A poem for Thursday

Richard Hugo is a new discovery for me and I've been spending time with this poem, loving how it opens up, loving how it opens me up.

When I lived in Alberta, the natural way to drive was west, into the mountains. But sometimes - more often as time went on - we would turn our backs to the Rockies and drive across the prairie, to the Badlands too. Over time, the mountains became something I loved in a familiar way; the bankable vistas, the nameable peaks.

But the prairie was different, it opened like a map that could never be folded right again. My mind never grasped it. Even now, I can't really tell you how I used to feel out on it. Giddy, disbelieving, bored. Fast and slow, near or far not mattering. Contented. Patient. Quiet.

This is by Richard Hugo. Happy World Poetry Day.

Driving Montana
The day is a woman who loves you. Open.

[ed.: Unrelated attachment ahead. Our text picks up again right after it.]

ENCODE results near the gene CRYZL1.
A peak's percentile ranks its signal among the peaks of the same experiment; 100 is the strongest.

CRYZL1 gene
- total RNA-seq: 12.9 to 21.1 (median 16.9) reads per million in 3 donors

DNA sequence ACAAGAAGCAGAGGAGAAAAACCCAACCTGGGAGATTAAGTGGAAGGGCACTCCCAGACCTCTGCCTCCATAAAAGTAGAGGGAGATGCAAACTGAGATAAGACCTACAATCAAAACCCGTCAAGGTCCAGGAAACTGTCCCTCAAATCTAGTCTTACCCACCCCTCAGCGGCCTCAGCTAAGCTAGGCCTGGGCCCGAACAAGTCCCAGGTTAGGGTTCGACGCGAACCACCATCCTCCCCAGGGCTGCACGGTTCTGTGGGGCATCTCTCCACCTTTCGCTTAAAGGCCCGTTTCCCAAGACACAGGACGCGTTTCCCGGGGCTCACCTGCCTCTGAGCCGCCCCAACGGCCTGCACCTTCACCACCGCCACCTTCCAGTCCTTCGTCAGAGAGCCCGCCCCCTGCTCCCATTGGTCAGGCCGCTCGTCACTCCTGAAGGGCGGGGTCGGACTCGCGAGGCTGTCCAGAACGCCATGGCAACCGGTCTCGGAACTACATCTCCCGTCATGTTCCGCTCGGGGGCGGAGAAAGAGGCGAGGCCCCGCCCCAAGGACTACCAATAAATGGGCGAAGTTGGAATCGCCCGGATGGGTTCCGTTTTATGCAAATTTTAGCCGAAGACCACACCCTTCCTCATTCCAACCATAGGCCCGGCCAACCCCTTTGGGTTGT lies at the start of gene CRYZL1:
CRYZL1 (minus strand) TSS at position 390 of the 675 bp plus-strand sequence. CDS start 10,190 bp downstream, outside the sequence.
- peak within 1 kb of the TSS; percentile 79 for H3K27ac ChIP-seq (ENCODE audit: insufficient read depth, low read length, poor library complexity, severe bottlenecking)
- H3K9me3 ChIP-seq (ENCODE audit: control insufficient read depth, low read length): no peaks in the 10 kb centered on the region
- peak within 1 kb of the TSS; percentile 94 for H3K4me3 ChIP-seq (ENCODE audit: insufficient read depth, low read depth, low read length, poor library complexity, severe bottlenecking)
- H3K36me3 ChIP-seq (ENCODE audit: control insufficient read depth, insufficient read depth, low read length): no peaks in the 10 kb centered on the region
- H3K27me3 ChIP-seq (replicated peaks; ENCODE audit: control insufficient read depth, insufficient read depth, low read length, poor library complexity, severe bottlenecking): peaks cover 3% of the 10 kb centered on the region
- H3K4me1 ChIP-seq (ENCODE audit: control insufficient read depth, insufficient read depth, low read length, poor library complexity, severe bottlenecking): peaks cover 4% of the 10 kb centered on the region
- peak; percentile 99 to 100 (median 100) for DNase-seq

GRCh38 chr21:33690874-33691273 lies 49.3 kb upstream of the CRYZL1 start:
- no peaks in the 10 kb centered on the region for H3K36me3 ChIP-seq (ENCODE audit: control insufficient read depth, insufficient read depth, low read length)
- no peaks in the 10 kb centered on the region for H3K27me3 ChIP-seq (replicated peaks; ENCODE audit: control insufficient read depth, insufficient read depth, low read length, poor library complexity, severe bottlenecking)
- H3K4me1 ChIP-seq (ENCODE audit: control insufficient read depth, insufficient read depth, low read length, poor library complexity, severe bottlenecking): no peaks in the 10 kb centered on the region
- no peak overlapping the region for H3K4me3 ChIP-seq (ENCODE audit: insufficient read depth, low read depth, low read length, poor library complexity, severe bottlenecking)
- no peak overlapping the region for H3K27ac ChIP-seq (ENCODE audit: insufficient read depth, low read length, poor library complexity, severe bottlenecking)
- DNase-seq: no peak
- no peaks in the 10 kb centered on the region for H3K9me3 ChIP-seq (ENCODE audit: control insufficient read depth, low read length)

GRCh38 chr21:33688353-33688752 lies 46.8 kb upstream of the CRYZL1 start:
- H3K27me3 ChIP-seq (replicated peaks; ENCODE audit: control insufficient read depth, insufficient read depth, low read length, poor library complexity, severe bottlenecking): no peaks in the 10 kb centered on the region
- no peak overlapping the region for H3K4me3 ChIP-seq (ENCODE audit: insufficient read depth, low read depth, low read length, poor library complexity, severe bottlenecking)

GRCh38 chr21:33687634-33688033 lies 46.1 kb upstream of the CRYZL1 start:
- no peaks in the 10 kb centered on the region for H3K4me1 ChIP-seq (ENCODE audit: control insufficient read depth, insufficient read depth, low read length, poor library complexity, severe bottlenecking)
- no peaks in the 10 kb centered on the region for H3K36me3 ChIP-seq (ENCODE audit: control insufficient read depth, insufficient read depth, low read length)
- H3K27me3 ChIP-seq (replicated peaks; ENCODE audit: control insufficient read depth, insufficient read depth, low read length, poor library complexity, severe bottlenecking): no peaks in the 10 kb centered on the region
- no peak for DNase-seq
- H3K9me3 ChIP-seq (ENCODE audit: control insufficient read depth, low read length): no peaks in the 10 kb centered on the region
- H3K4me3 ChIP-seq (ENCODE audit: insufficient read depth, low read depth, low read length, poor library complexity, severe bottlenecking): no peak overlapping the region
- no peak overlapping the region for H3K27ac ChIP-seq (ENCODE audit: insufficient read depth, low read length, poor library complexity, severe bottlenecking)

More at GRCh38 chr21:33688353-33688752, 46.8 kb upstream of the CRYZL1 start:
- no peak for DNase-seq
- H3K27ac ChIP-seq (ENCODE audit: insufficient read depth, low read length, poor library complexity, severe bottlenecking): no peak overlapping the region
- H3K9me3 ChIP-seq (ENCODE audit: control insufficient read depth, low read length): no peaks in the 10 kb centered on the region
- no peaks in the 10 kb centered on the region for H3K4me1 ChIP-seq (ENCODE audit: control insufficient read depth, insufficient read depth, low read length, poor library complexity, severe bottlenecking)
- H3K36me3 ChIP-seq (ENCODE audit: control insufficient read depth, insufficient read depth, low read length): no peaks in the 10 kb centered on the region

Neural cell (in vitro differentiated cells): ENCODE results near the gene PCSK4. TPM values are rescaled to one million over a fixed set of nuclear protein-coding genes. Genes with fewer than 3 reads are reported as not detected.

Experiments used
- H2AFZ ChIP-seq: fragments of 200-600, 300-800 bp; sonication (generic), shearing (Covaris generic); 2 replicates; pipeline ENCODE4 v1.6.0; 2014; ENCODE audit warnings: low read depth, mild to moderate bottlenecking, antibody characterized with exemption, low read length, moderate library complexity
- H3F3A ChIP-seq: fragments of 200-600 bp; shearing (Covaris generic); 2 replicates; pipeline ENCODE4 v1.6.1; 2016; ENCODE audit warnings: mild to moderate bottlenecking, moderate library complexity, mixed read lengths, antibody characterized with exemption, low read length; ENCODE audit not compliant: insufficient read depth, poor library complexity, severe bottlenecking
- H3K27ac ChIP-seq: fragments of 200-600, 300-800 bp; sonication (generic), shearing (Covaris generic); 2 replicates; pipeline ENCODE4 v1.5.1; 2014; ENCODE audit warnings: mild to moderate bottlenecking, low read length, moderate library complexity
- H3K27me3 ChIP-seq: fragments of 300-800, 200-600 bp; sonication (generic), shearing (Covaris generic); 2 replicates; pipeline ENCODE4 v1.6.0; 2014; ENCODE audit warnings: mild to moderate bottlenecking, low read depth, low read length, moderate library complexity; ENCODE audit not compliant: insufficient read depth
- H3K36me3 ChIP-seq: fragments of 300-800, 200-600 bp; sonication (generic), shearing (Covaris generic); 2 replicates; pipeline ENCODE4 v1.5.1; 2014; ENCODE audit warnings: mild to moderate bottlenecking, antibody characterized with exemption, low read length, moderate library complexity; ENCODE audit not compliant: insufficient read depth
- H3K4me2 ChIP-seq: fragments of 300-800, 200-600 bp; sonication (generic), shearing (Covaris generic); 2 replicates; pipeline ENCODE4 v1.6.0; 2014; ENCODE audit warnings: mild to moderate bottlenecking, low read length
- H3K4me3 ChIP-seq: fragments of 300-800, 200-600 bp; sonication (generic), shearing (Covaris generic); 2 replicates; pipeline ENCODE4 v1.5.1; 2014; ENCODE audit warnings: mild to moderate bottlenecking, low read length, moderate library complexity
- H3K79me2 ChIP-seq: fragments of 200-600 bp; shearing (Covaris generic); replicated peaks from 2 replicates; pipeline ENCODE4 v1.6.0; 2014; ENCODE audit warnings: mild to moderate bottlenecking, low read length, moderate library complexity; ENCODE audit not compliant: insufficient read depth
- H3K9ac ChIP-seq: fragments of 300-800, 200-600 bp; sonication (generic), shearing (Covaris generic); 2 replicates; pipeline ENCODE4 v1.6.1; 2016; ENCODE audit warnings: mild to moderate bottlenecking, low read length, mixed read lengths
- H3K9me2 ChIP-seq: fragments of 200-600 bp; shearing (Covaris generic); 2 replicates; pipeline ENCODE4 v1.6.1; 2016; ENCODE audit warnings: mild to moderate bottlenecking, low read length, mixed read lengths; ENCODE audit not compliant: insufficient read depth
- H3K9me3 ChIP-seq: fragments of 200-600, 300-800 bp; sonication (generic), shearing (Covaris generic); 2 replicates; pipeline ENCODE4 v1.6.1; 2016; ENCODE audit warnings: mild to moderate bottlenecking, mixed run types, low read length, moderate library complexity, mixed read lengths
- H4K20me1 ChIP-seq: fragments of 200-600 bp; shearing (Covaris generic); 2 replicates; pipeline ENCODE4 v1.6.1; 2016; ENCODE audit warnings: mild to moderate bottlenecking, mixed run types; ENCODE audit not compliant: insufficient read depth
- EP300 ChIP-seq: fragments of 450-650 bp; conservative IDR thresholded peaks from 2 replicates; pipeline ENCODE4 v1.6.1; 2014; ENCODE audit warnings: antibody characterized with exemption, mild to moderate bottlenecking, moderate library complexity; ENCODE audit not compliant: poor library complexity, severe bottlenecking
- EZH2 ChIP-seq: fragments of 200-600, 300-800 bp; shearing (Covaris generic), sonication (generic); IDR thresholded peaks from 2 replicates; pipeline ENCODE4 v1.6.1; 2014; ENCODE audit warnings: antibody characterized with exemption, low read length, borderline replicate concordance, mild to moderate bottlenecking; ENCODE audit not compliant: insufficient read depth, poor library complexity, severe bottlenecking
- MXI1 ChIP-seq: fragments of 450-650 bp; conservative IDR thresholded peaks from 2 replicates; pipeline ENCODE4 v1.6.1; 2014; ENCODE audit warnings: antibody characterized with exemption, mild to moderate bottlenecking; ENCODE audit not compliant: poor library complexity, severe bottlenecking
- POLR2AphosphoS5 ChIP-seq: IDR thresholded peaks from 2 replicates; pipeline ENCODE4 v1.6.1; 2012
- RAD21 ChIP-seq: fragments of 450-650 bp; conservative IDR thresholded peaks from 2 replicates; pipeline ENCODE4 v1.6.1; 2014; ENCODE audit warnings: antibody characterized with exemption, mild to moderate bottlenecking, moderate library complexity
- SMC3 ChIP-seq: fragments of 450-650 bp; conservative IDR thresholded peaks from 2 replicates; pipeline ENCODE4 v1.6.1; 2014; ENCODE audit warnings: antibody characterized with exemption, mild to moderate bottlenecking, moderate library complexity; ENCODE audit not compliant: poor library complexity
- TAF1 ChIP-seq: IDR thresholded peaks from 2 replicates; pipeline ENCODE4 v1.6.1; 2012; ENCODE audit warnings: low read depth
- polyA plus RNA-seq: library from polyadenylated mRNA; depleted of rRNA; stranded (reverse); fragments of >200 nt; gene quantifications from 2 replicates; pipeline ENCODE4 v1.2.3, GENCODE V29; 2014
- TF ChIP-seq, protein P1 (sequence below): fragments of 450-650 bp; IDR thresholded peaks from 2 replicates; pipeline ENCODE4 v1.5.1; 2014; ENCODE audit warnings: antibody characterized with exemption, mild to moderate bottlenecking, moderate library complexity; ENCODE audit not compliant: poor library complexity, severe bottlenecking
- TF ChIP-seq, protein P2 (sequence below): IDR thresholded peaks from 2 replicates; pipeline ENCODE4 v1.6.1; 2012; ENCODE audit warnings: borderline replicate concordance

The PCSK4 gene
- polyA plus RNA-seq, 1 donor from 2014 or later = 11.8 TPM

Deer drink close to the road and magpies
spray from your car. Miles from any town
your radio comes in strong, unlikely
Mozart from Belgrade rock and roll
from Butte. Whatever the next number
you want to hear it. Never has your Buick
found this forward a gear. Even
the tuna salad in Reedpoint is good.

Towns arrive ahead of imagined schedule
Absorakee at one. Or arrive so late--
Silesia at nine--you recreate the day.
Where did you stop along the road
and have fun? Was there a runaway horse?
Did you park at that house, the one
alone in a void of grain, white with green
trim and red fence, where you know you lived
once? You remembered the ringing creek,
the soft brown forms of far off bison.
You must have stayed hours, then drove on.
In the motel you know you’d never seen it before.

Tomorrow will open again, the sky wide
as the mouth of a wild girl, friable
clouds you lose yourself to. You are lost
in miles of land without people, without
one fear of being found, in the dash
of rabbits, soar of antelope, swirl
merge and clatter of streams.
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